Style: heavy metal, progressive, alt rock
Home: Atlanta, Georgia (disbanded)
Members: Alexi Aleister ~ vocals/guitar
Lee ~ bass/b. vocals
Willy Bolander ~ guitar/b. vocals
Chad Gilbert ~ drums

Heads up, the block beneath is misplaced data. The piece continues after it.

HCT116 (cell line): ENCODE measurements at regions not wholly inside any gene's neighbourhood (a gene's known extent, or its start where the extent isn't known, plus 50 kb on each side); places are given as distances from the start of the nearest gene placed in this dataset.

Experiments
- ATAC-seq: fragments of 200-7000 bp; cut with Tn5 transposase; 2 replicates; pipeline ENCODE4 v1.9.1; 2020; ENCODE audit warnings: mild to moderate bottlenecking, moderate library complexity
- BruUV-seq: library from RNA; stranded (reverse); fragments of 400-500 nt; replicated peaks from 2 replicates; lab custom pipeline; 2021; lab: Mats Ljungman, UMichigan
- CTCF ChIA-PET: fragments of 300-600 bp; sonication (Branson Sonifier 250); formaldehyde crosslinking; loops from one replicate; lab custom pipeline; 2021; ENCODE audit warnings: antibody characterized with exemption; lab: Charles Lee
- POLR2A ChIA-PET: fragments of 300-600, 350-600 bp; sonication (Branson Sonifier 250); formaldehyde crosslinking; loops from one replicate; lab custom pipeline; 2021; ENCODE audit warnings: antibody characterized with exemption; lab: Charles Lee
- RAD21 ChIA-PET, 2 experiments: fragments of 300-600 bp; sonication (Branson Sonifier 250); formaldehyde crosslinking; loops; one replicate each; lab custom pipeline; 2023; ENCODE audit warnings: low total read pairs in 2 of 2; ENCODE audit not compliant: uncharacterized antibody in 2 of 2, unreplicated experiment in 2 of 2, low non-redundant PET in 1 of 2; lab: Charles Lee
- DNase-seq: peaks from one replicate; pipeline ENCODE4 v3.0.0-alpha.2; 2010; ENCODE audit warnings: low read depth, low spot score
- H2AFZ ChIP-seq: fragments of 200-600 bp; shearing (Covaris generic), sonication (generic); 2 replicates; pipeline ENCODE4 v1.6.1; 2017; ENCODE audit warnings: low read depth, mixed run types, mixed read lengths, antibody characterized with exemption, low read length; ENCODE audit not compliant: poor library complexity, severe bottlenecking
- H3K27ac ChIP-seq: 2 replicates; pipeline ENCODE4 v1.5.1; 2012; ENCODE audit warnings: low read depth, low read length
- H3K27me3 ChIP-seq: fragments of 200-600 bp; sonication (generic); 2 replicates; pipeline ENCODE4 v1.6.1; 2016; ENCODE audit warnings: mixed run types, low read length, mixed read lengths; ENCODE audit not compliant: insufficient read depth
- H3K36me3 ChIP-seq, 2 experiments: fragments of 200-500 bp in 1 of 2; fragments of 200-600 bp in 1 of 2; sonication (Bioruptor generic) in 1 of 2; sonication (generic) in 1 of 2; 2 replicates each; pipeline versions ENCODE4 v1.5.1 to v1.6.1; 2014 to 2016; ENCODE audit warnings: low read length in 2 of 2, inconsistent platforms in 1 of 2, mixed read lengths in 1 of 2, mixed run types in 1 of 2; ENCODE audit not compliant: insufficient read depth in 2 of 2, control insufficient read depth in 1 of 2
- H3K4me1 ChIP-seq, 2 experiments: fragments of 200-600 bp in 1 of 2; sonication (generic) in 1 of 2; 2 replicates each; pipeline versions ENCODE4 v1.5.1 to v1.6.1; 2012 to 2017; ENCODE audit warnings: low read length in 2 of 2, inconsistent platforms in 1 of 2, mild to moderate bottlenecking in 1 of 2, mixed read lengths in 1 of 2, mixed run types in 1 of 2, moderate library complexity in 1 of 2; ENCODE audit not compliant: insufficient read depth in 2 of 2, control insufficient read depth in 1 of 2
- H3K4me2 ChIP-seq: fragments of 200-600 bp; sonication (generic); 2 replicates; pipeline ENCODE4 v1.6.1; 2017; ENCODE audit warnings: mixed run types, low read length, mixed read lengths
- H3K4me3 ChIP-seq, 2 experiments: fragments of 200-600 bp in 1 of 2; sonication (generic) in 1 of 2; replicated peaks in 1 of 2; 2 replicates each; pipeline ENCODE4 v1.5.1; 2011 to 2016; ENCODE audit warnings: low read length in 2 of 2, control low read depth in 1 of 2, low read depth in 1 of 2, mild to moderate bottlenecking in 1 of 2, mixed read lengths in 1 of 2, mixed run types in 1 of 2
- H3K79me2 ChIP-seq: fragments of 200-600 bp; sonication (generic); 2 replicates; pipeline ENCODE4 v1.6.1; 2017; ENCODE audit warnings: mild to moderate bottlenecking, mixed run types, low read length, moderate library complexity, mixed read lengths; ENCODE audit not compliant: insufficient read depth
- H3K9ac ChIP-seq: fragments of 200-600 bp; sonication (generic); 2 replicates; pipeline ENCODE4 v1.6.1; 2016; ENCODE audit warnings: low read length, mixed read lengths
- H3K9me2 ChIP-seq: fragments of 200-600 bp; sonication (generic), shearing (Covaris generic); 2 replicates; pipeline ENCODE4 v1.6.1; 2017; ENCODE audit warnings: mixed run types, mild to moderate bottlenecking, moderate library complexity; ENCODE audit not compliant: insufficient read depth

There's a mix of bands in VV strung together with power guitar arpeggios against aggressive double bass drumming plus an array of quirky vocals common to current alt rock bands in an age where quirkiness is becoming the vocal norm. It's almost as if a couple puzzles were dropped & now the differing pieces are being pushed together to create a new, albeit strange, puzzle. A single song will go from fast to slow which each part colliding into each other, or maybe veering away, so it's hard to say which instrument is pushing the music forward. Sometimes it feels like there's a couple songs smashed together clumsily, as when the drums are fast while the guitars are slow ... & then there's the everything but metal lyrics. There's a bit of Deathstars-esque gothic darkness in the lyrics & backing vocals, some New Wave style in the lead vocals that would be quite comfortable in the eary 80's, a bit of wannabe Berkeley guitar & a bit of punk shouting. But, yet, it's more than just a conglomeration. There's actually quite a personality coming through. It's some of the most personality I've heard in an alt rock-ish release in awhile. It's most obvious in the vocals, which pull from a heritage that could be linked to the Cardiacs or a less moody HIM, that are given a boost with an array of contrasting backing vocals including growling & shouting. Though I usually find self-press to be too glamorous, which its of course supposed to be, I can't help but find VV's description of themselves interesting: "Fast-paced hatred & grief turned beautiful metal with expressive singing, devilish screaming, & solos that slay dragons." I'm not too sure about the dragon slaying, but the rest of it is certainly on target. Expressive singing & lots of grief tucked within the mix are definite. Though, it's not as heavy musically as I was prone to expect, even when the drums are going full blast or the guitar blazing away. There's too much contrast within a song to let it ever go too heavy as there's not enough time before some new sound comes along. I don't want to say that's a schizophrenic feeling to the music, but there is a chaotic appeal as VV doesn't let you rest long with repetition. It's almost a bit too much at times & could at times do with a break from the high speed stir setting. Inside The Hate is the only release by VV. A second release was begun but never completed before their break-up. It's ashame, as there's lots of great ideas at work here.